Category Archives: Food for Thought

Why Do You Make Things? (Or: The Knitting Project That Didn’t Work Out)

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Why Do You Make Things? (Or:  The Knitting Project That Didn’t Work Out)

Today I have a knitting project that I finished earlier this year, but have waited to post until the weather turned cool.  This isn’t so much about my failed and salvaged hat project, though.  It’s about what that failed and salvaged hat made me consider.

Why do you make things?

Last winter, I decided I would knit the Traveling Cable Hat, a free pattern from Purl Soho in some beautiful yarn from Romney Ridge.  I’ve knit cables before, so I thought I could do it, even though it might be challenging.  I’m not a perfectionist, and I don’t like to go back and fix every single mistake.  I prefer to finish.  This project, however, was one I tried to be precise in.  There were parts I didn’t understand, so I looked things up and asked other knitters.  I ripped back when I made a mistake and read and reread the directions to try to get things right.  I got frustrated and persevered, and to say I wasn’t enjoying myself is putting it lightly.  My husband kept asking, “Why do you keep knitting?”  The question surprised me at first, because he’s always one of my biggest supporters.  He always encourages me to push through, knowing I can finish the project.  But he could see that this one was one long, downhill slide.

Why do you make things?

When I sew, I certainly don’t enjoy every moment of every project.  There are times I get frustrated and have to put my project aside for a while until I can figure out how to solve a problem or until I’m not so annoyed, but overall I enjoy it.  I enjoy knitting, too, although I’m not nearly as successful with knitting as I am with sewing.  In fact, my last few knitting projects have ended up…OK, but not amazing.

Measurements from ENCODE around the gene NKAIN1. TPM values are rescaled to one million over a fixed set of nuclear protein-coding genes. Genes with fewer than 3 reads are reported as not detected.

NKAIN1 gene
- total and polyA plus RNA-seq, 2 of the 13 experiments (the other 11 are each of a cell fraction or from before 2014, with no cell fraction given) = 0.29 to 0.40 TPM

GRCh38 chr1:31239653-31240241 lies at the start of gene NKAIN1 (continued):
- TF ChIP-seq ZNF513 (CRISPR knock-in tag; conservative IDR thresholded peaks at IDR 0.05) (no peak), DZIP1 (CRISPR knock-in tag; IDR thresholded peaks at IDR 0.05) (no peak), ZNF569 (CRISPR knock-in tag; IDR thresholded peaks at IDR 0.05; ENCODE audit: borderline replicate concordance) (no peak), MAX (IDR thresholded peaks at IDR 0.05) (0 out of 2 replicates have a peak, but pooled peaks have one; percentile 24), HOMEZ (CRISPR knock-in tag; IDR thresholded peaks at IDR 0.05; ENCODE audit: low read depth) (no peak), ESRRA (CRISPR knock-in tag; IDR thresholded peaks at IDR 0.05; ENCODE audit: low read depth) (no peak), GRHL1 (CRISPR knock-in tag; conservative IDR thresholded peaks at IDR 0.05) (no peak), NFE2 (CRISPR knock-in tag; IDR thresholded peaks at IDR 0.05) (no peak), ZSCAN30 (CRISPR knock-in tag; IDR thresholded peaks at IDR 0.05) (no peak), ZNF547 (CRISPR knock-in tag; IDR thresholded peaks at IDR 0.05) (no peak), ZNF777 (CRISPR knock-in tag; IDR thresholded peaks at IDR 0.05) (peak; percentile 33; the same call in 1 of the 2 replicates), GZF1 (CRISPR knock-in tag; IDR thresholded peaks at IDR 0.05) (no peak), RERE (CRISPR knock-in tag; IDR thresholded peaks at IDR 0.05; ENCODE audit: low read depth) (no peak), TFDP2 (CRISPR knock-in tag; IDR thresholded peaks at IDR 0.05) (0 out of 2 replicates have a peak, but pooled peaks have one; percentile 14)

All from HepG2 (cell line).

Why do you make things?

His question made me think, though.  Why do I sew?  Why do I knit?  What am I looking for in my photography?  What do I want to get out of each and is it the same for every one?

It’s important to think about what we do.  After all, “An unexamined life is not worth living.” (Socrates)  I don’t mean you have to give great weight to every activity in your life, but it’s worth it to figure out what you want to get out of your creative endeavors and why.

So, here’s what I came up with, for me, at this point in my life.

Knitting is for enjoyment.  I like knitting.  I like its tactile nature and I like the act of knitting.  I want to knit things that are simple enough that I can work on them while talking to a friend or watching a movie, but still interesting enough that I’m not completely bored.  However, this is not the craft I currently want to challenge myself in.  I don’t want to dive deep and learn every knitting technique and method out there.  I don’t want to do a ton of problem solving with my knitting.  I want a project that’s not too taxing, but is still enjoyable.

Photography is for seeking out and capturing beauty.  I’ve also been thinking about photography in this vein.  Even with this medium, which I’ve loved since I was quite young, I don’t want to get into the technical aspects.  I’m interested in composition and accurately recording what I see that I find beautiful, but I’m not interested in doing that deep dive right now.